The Lost Love of Dumbledore and Grindelwald
The most powerful form of magic in the Harry Potter universe is love. Love was the power that let baby Harry survive Voldemort’s curse against all odds. Love was the fire that burned Quirrell’s hands when he tried to lay them on Harry’s skin. Love was the shield engulfing all of Harry’s friends and allies when he sacrificed himself to protect them at the end of Deathly Hallows.
For reasons even Unspeakables in the Department of Mysteries can’t comprehend, love has a profound effect on magic, and Rowling demonstrated its power through the variety of loving relationships portrayed throughout the series. Mothers with their hearts full of love sacrificed themselves for their children time and time again, love between friends gave Harry the happy memories he needed to conjure his Patronus, and the role of romantic love grew in importance as Harry and his friends matured.
We saw a multitude of romantic relationships rise and fall throughout the Potter series, but not a single one of them represented the love shared in a non-heterosexual relationship. Rowling told fans she had always considered Dumbledore gay after Deathly Hallows was released, but depending on which side of the canon fence you sit on, the inclusion of LGBT characters in the Potter saga may not even be canonical. Within the text, the only known LGBT relationship is never explicitly identified as being romantic.
Some people argue that you could have guessed Dumbledore’s sexual orientation because there were little hints of it throughout the books; Dumbledore’s colorful wardrobe and Rita Skeeter’s scathing commentary on his relationship with Harry in Deathly Hallows are often cited as pieces of such evidence. These are flimsy claims at best and based on stereotypes of gay men as flamboyant and predatory. Dumbledore’s vague descriptions of his relationship with Grindelwald might be more of a clue, but nothing he says is enough to guarantee their relationship was anything but platonic.
Others claim that the book was so long, there was no room to include Dumbledore and Grindelwald’s romance. After all, their relationship took place decades before Harry’s story began. Understanding Dumbledore’s character as a whole requires a lot of reading between the lines, and his relationship with Grindelwald was just another place where the audience needed to read a little more carefully to get the full story.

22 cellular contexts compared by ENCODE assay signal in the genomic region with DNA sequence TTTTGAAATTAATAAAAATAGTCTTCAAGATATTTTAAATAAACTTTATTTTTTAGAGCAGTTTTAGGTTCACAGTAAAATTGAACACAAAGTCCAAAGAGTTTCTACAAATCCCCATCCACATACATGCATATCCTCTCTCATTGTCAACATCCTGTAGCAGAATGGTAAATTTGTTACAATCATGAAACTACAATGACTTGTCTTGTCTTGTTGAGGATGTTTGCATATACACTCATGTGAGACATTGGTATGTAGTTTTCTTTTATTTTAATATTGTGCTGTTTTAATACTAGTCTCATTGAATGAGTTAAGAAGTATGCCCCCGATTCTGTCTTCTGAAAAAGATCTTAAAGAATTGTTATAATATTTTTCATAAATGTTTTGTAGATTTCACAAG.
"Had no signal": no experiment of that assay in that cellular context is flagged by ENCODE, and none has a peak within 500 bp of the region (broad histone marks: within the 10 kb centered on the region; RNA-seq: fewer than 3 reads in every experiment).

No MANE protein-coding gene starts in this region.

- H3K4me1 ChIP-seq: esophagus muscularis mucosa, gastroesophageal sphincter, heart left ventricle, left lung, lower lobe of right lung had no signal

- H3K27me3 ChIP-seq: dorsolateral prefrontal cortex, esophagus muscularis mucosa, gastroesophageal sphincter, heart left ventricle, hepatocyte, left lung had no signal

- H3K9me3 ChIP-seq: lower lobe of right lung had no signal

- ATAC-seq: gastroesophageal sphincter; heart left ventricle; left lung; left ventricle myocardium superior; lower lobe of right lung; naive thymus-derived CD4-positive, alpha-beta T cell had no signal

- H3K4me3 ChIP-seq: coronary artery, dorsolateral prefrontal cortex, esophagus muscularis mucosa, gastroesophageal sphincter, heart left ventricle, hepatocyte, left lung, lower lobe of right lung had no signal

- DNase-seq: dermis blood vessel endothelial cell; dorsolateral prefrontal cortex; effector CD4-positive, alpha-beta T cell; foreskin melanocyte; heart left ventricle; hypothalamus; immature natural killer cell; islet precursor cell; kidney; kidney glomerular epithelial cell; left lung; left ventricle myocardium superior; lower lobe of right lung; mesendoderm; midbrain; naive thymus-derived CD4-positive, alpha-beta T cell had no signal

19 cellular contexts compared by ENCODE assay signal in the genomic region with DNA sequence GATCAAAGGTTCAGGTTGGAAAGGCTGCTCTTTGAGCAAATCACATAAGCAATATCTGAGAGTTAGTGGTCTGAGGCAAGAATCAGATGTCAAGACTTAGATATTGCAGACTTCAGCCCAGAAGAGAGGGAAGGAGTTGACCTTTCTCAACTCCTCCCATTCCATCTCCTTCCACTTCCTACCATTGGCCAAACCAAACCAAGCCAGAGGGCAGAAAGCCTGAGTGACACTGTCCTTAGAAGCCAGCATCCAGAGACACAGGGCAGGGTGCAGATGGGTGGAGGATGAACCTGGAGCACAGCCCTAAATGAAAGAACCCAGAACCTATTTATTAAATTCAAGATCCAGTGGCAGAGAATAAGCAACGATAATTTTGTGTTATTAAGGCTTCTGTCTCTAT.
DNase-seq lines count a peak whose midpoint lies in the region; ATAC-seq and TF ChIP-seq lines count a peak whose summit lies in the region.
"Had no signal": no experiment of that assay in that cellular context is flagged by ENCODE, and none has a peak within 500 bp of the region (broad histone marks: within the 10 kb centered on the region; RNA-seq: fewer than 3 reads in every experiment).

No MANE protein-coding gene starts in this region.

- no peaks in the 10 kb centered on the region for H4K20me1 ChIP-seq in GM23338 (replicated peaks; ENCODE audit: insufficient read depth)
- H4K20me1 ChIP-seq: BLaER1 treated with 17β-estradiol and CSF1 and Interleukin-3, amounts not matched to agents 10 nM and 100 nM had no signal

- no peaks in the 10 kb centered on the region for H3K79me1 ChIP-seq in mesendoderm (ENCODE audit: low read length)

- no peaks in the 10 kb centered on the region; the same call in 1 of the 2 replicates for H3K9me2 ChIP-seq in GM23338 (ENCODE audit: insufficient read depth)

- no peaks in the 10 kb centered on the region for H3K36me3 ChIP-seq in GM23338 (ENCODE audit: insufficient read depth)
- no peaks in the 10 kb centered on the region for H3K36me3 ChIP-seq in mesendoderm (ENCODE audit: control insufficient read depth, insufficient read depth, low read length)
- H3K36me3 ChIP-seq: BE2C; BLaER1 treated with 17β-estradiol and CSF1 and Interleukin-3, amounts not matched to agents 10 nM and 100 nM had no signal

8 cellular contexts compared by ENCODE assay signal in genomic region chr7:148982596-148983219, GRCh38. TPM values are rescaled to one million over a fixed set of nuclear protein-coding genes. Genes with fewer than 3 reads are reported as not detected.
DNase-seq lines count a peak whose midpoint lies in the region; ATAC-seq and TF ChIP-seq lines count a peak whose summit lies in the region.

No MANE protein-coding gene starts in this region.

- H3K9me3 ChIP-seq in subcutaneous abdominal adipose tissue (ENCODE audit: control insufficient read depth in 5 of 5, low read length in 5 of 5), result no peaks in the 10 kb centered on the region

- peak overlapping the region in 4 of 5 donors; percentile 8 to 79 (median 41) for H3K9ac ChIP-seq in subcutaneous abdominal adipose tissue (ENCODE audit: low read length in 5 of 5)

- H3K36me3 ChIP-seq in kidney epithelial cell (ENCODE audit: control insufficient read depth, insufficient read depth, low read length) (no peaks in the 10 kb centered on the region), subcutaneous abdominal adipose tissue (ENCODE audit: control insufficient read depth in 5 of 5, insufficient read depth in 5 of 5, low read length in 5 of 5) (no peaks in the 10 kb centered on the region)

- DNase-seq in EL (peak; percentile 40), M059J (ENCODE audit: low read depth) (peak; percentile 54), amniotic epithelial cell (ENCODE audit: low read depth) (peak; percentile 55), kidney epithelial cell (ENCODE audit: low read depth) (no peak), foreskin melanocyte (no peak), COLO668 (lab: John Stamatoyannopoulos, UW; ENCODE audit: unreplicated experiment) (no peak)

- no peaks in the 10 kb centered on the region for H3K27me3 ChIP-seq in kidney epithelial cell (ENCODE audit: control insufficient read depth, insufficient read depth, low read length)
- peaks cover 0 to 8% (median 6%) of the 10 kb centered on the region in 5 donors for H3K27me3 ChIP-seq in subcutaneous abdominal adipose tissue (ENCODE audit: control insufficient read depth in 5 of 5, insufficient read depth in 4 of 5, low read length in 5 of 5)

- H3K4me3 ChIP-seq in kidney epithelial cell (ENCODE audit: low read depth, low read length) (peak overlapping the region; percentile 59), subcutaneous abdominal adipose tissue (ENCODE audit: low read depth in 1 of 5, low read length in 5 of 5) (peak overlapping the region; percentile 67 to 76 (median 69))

The thing is, it wouldn’t have taken much more text to include Dumbledore’s relationship with Grindelwald in the story. I’m not asking for “The Prince’s Tale” level of detail, just a sentence or a few words. There were plenty of opportunities. Aberforth, Auntie Muriel, Elphias Doge, and Rita Skeeter all could have said something. Dumbledore himself could have mentioned it while he was talking about Grindelwald at King’s Cross. Dumbledore was the champion of love throughout the novels; is it not important that his defeat of one of the Darkest wizards of all time was also the defeat of his former lover? The book may be long, but is it too long for just a few more words?
No matter why it was never mentioned, the exclusion of Dumbledore’s relationship with Grindelwald puts the Potter series on a long list of stories that fail to include the experiences of LGBT characters within their text. There was never an appropriate time to mention their romantic story, and many LGBT individuals in the Muggle world never find an appropriate time to share theirs.
There will never be an appropriate time for the inclusion of LGBT experiences if we continue to put alternative sexualities out of sight. If we want to keep making the world a safer place for LGBT individuals, storytellers of all kinds need to give their LGBT characters an opportunity to share themselves. If storytellers share the love stories of their LGBT characters, maybe one day the real world will be a safe place for LGBT individuals to share their love as well.